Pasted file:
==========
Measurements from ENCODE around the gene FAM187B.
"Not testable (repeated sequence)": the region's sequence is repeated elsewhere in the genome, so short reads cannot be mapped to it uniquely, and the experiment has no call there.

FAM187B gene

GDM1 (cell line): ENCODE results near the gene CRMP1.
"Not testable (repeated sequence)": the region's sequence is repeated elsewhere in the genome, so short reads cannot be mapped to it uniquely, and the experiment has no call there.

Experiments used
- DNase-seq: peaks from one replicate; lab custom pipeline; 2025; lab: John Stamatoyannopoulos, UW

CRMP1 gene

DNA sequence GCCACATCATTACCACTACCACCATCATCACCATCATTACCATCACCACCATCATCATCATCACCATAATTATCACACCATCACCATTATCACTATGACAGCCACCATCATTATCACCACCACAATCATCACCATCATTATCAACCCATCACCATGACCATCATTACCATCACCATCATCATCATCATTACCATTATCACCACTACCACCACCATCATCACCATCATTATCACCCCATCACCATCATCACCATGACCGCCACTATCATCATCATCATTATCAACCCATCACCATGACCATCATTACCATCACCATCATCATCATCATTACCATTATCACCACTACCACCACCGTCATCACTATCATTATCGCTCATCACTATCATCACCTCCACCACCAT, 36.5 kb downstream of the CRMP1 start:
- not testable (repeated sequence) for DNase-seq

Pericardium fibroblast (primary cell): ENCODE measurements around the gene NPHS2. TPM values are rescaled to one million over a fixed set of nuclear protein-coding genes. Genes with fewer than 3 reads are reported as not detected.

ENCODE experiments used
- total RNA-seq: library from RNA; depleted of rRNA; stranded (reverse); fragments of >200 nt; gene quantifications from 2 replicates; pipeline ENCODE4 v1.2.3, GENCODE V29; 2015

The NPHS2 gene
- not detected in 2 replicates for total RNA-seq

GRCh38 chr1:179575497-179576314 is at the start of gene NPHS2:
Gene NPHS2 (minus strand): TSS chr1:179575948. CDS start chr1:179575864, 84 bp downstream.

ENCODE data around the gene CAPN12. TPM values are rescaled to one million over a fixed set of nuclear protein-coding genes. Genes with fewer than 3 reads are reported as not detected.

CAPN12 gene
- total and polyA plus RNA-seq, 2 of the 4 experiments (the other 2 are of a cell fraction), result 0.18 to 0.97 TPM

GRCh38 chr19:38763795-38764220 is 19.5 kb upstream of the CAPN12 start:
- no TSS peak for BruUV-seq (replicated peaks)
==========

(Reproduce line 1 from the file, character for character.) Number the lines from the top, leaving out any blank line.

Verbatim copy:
Measurements from ENCODE around the gene FAM187B.